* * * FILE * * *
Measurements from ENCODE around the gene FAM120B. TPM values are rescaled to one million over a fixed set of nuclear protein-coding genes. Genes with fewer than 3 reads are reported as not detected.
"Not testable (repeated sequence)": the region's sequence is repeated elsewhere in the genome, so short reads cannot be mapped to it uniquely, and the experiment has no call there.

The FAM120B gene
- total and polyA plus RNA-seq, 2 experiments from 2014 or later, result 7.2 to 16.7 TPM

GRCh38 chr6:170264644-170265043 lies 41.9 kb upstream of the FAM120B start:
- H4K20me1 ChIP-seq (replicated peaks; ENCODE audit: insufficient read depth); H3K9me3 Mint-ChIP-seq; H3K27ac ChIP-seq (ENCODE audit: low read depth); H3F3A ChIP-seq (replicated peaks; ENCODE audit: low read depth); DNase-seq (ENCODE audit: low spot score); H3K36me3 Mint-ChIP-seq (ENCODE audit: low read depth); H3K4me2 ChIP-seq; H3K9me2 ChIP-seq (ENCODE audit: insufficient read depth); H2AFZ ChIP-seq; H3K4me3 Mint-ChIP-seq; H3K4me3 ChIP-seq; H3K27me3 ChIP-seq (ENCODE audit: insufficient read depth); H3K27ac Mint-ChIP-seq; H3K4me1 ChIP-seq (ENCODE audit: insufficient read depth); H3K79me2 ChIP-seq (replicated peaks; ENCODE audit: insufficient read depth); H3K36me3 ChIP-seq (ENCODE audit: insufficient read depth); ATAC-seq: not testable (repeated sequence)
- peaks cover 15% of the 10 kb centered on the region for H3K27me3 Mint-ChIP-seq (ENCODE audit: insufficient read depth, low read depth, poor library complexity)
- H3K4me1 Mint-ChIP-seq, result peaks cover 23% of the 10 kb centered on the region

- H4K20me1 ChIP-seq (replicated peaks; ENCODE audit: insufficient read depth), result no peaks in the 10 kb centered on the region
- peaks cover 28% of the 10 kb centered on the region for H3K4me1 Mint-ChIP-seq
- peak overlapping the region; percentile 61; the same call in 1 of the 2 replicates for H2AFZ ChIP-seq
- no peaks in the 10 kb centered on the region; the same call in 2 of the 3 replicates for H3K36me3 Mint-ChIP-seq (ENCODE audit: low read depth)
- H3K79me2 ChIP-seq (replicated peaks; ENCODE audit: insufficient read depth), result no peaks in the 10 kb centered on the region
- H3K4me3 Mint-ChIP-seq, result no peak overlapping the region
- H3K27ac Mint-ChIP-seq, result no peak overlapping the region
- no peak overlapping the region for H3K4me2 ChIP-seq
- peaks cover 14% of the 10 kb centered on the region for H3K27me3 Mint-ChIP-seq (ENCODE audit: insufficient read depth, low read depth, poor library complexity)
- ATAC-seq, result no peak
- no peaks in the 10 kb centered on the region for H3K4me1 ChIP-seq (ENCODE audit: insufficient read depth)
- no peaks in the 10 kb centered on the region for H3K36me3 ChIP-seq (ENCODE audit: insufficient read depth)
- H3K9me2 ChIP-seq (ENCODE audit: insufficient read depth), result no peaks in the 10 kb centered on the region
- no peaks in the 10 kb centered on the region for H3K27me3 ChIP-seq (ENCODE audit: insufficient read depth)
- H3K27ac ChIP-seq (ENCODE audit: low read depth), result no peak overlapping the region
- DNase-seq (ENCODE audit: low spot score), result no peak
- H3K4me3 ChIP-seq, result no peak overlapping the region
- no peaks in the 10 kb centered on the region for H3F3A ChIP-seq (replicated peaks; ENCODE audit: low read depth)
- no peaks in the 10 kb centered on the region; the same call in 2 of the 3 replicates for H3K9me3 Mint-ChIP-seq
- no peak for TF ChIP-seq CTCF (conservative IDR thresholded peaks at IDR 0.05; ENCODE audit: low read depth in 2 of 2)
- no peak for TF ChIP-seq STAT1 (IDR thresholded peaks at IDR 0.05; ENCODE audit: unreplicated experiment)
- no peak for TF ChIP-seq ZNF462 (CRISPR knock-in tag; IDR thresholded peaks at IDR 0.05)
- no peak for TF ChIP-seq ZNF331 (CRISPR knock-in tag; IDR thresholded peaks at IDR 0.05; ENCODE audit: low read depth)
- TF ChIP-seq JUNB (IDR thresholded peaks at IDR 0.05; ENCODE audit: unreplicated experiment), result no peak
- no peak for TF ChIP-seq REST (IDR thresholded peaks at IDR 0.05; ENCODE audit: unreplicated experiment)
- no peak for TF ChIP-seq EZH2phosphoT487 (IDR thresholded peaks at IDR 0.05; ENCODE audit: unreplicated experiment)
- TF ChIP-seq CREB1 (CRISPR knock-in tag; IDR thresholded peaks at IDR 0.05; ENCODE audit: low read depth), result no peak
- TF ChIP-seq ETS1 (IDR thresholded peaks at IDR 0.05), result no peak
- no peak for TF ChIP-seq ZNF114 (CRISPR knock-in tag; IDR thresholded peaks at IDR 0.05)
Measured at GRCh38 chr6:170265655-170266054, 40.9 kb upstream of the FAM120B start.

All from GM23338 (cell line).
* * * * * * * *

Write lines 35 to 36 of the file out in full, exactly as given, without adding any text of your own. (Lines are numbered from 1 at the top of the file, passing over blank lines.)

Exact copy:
- TF ChIP-seq CREB1 (CRISPR knock-in tag; IDR thresholded peaks at IDR 0.05; ENCODE audit: low read depth), result no peak
- TF ChIP-seq ETS1 (IDR thresholded peaks at IDR 0.05), result no peak